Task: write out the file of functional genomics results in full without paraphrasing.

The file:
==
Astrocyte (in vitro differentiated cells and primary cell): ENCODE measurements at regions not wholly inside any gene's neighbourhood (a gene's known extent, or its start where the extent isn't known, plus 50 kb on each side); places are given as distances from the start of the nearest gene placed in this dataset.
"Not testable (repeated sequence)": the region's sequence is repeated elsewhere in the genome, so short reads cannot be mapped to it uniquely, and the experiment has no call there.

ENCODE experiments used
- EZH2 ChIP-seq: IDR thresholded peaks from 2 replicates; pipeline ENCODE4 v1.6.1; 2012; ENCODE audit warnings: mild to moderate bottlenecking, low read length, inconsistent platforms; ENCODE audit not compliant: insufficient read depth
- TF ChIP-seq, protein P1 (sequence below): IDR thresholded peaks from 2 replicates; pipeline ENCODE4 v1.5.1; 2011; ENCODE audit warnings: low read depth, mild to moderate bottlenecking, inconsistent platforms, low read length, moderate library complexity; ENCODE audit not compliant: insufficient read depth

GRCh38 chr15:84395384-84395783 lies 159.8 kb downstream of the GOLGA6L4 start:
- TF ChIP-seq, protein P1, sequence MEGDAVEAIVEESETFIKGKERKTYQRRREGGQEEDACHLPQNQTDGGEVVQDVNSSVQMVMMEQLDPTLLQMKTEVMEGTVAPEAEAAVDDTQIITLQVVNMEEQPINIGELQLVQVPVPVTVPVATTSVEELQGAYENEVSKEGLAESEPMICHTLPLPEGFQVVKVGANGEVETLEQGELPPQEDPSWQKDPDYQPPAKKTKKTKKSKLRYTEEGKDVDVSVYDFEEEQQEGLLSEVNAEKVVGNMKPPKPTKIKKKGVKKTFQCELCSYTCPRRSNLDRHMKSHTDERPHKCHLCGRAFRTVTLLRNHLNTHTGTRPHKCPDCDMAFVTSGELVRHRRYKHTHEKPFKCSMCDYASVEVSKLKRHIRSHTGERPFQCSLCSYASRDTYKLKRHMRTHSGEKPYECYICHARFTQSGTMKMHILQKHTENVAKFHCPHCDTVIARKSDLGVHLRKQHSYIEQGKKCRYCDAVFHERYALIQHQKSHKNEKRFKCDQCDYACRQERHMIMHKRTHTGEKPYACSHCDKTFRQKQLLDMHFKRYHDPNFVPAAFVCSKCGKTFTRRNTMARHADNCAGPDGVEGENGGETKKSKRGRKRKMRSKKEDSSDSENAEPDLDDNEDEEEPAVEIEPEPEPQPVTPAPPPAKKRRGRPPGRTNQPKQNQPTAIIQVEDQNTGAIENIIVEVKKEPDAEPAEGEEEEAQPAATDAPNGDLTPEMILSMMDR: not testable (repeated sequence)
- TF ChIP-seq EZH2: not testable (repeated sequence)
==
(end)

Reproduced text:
Astrocyte (in vitro differentiated cells and primary cell): ENCODE measurements at regions not wholly inside any gene's neighbourhood (a gene's known extent, or its start where the extent isn't known, plus 50 kb on each side); places are given as distances from the start of the nearest gene placed in this dataset.
"Not testable (repeated sequence)": the region's sequence is repeated elsewhere in the genome, so short reads cannot be mapped to it uniquely, and the experiment has no call there.

ENCODE experiments used
- EZH2 ChIP-seq: IDR thresholded peaks from 2 replicates; pipeline ENCODE4 v1.6.1; 2012; ENCODE audit warnings: mild to moderate bottlenecking, low read length, inconsistent platforms; ENCODE audit not compliant: insufficient read depth
- TF ChIP-seq, protein P1 (sequence below): IDR thresholded peaks from 2 replicates; pipeline ENCODE4 v1.5.1; 2011; ENCODE audit warnings: low read depth, mild to moderate bottlenecking, inconsistent platforms, low read length, moderate library complexity; ENCODE audit not compliant: insufficient read depth

GRCh38 chr15:84395384-84395783 lies 159.8 kb downstream of the GOLGA6L4 start:
- TF ChIP-seq, protein P1, sequence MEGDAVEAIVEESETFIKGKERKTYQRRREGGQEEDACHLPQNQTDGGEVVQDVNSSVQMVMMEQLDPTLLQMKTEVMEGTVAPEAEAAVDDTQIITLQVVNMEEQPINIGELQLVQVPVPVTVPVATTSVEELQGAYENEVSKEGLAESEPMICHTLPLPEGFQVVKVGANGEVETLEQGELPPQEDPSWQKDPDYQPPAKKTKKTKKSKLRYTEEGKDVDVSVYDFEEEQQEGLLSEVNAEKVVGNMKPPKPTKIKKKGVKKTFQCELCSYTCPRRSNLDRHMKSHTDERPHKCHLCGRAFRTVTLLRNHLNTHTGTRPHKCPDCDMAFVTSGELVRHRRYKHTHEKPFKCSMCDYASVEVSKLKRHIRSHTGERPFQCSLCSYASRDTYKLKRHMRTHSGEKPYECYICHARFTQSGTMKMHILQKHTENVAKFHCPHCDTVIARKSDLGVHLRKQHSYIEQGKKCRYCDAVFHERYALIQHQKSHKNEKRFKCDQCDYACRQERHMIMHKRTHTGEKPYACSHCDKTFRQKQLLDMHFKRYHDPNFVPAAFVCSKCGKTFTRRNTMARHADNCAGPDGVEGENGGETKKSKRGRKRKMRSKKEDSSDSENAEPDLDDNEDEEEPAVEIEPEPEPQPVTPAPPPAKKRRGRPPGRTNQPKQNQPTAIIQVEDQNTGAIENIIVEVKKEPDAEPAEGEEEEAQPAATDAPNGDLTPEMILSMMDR: not testable (repeated sequence)
- TF ChIP-seq EZH2: not testable (repeated sequence)